One day my ex and I were walking by Lifefloat, he saw a promotion sign outside and said we should go in and check it out. I begged him to just keep walking but he insisted we go in. Since I was doing my little experiment at the time, I really couldn’t wuss out. After my first float I decided to sign up for a membership and started going 3-4 times a week. I would have never tried sensory deprivation had I not been reading that book at the time and it ended up being one of the best things I’ve ever done.“
How did you work through the “creep out” factor? What happened during your first float and what made you continue?
“I just kept reminding myself that the creepy-ness was all in my head & so I made it a personal challenge to overcome my discomfort. Honestly, my first time floating was not all that relaxing, I had the hardest time getting into any kind of meditative state or even just getting control over the direction of my thoughts. I continued floating because I know that meditation is a practice that becomes easier the more you do it & I also knew that once I could find peace in the float tank, it would translate into my day to day life.”
You recently floated almost every day for one month. How did that impact your art?
“I feel a huge weight of pressure lifted off of my shoulders. I spent a lot of time in the float tank that month specifically thinking about my creative blocks and I ended up realizing how much pressure I had been putting on myself over the years. After having this realization, I worked on letting go of all the expectations I had for my art which opened up a floodgate of creativity after the month of floating was over.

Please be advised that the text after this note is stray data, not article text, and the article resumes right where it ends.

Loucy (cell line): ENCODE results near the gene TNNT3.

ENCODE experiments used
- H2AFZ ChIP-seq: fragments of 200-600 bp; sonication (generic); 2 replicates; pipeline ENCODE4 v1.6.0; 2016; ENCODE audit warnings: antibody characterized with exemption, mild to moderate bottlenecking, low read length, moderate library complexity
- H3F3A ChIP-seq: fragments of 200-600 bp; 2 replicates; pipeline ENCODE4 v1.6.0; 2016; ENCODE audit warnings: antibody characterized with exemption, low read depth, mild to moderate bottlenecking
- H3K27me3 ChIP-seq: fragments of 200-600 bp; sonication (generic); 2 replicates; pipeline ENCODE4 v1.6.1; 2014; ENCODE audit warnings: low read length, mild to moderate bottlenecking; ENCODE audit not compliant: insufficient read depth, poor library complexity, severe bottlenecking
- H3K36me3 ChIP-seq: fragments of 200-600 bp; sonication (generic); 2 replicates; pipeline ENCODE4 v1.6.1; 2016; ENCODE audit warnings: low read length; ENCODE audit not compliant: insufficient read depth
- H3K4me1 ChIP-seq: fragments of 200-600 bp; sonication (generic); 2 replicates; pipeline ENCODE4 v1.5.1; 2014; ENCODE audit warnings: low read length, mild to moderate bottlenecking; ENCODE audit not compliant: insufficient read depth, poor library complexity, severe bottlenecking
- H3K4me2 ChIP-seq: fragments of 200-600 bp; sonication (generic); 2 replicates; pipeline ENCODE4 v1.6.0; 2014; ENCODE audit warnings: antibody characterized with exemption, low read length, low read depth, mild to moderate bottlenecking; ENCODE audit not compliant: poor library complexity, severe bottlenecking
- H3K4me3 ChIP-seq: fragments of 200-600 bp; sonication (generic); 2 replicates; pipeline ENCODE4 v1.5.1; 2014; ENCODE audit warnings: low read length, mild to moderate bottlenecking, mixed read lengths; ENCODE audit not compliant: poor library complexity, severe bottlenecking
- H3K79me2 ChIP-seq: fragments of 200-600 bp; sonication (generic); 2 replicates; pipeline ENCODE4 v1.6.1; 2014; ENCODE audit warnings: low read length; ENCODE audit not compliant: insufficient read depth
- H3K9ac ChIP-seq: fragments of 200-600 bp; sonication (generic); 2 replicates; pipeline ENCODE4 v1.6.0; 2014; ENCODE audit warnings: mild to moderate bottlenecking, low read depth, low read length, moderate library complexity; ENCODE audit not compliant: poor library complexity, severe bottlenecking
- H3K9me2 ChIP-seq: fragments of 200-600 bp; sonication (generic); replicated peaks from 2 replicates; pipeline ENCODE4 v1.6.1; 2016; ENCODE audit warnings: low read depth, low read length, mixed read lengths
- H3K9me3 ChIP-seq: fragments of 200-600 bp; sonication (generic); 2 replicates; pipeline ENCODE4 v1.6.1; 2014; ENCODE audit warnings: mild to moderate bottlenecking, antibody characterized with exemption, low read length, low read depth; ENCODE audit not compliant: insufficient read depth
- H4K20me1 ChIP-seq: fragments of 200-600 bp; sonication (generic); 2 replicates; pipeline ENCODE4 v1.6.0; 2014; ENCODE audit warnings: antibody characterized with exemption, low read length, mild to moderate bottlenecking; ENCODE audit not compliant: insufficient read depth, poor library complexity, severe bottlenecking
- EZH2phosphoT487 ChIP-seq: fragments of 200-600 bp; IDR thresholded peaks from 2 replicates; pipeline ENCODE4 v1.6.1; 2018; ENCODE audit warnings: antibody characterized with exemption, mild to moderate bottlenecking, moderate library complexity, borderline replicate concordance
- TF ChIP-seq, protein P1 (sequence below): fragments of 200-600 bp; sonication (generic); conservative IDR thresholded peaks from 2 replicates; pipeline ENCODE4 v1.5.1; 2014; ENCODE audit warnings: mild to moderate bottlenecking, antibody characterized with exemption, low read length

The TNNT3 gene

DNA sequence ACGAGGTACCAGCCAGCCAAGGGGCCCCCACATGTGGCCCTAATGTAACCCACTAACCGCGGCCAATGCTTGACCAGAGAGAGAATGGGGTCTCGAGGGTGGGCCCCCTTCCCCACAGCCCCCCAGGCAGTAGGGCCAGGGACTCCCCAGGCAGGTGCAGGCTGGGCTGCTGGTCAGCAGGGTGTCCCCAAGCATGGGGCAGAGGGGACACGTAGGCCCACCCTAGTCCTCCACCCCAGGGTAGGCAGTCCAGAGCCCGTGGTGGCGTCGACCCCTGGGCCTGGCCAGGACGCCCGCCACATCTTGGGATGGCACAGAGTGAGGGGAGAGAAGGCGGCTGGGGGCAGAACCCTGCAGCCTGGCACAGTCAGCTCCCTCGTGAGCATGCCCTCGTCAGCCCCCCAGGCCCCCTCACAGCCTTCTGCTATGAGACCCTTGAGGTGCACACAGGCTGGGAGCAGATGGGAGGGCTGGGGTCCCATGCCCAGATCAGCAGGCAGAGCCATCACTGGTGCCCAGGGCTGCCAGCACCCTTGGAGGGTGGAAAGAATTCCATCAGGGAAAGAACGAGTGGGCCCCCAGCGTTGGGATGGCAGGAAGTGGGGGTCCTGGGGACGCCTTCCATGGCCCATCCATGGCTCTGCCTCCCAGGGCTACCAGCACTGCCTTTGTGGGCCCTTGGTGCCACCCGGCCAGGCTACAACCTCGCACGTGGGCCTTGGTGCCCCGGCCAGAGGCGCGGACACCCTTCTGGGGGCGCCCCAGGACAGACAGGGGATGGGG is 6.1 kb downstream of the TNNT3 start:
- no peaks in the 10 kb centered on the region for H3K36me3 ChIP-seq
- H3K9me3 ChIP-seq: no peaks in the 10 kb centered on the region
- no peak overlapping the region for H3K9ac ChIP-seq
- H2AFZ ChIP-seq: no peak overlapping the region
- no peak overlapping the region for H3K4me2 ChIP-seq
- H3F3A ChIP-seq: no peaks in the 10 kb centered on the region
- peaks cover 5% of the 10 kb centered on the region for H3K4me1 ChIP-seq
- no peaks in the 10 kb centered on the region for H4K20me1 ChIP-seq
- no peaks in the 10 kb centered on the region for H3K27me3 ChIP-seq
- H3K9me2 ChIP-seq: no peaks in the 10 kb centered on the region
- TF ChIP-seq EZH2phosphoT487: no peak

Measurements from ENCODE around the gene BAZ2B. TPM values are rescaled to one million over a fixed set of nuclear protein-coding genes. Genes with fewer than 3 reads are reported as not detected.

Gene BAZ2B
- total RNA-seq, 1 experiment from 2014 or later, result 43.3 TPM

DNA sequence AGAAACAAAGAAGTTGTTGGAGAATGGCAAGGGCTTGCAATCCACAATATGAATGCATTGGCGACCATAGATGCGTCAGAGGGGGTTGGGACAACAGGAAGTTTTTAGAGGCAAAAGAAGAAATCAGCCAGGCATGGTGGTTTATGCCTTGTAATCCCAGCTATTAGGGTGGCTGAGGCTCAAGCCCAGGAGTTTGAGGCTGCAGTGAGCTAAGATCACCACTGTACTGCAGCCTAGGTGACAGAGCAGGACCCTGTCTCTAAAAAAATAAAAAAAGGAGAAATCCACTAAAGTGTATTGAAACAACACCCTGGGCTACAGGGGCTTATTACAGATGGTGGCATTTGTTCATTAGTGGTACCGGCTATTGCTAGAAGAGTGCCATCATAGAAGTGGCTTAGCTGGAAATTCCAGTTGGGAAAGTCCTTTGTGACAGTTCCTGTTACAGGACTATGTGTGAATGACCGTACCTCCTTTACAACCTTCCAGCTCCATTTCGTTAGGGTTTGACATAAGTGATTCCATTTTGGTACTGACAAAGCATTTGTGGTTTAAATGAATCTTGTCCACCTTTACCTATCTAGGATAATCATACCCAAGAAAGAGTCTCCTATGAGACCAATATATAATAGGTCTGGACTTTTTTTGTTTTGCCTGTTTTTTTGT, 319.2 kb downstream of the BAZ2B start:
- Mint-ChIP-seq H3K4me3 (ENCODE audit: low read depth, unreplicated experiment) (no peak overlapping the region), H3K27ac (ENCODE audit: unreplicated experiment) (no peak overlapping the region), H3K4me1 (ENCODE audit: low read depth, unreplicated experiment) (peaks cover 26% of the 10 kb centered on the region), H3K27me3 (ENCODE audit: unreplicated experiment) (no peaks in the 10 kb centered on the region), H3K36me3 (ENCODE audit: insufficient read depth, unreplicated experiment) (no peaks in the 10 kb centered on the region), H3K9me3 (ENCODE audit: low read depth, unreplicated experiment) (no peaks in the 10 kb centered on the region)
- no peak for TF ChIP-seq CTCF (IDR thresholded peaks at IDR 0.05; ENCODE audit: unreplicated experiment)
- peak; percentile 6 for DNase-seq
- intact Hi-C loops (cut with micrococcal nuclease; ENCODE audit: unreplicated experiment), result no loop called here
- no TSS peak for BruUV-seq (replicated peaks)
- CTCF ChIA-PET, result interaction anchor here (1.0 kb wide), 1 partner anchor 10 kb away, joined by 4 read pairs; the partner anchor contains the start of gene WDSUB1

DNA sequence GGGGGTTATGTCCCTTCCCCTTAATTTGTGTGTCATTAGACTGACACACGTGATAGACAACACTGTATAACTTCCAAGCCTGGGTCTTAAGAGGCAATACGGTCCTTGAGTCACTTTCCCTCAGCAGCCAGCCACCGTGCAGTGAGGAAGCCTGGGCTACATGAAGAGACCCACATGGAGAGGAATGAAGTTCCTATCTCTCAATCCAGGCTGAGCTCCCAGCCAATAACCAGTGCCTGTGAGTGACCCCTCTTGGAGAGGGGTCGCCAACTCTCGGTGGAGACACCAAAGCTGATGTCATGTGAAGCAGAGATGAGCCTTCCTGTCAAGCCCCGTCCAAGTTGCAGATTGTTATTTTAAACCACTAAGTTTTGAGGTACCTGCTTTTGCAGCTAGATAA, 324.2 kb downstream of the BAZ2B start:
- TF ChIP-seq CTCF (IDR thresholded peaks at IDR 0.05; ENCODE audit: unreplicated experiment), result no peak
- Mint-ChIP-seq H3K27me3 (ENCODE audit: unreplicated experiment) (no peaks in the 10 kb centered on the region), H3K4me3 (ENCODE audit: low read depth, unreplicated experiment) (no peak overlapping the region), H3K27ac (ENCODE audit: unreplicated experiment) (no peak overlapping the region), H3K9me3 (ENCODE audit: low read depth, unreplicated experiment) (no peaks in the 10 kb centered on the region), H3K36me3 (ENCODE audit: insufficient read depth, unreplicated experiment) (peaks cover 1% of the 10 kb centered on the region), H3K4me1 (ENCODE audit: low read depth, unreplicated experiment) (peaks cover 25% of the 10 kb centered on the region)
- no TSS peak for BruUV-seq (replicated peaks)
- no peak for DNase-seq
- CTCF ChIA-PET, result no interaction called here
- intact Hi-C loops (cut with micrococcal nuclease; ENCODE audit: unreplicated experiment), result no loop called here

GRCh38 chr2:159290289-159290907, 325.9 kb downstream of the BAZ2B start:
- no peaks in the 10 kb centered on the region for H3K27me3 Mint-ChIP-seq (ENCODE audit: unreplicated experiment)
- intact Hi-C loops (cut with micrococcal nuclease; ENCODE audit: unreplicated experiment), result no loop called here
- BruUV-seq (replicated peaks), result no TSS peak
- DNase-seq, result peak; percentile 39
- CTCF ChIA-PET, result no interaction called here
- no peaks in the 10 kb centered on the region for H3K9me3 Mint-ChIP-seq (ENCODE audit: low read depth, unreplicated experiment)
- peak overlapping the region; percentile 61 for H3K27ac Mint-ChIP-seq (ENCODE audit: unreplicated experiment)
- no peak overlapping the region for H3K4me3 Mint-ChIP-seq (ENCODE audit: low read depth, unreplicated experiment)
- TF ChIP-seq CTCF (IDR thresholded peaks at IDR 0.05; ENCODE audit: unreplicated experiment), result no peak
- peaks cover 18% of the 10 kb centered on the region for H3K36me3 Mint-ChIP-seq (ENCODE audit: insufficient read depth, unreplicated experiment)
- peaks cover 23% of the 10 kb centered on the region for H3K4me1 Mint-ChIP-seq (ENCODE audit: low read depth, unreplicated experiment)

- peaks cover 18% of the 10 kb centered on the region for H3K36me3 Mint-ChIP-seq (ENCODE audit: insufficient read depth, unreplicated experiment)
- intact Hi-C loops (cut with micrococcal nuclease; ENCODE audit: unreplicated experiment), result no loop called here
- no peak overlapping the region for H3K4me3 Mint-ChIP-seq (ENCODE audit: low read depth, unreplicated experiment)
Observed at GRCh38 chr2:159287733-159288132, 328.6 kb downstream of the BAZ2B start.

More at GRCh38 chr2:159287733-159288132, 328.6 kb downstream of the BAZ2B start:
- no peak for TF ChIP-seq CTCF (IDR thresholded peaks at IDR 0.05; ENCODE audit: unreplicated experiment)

I feel so much less in my head when I’m painting, which is when I really feel in the flow. I had gotten in such a habit of overthinking every brush stroke and now I’m back to just doing what feels right in the moment and not worrying if I might change it later.. it’s no big deal.“
It sounds like floating allowed you to recognize and release a habit of over-analyzing. By doing so, this helped your art flourish.
Is there anything else you would recommend floating for?
“Well I think everyone should try it at least once, you never know how it may end up benefiting you. If you have a hard time disconnecting from technology or find yourself always lost in thought rather than being present, floating would be a great way to give yourself a reset. I found myself a lot less stressed and anxious all the time after floating regularly which also led to me being more productive with my time. Also, if you’re extremely busy and never have a moment to sort out your thoughts or are just generally overwhelmed by life, the float tank a great place to do some mental organization.”
You can view more of Sydney’s paintings at www.sydneybusskohl.com.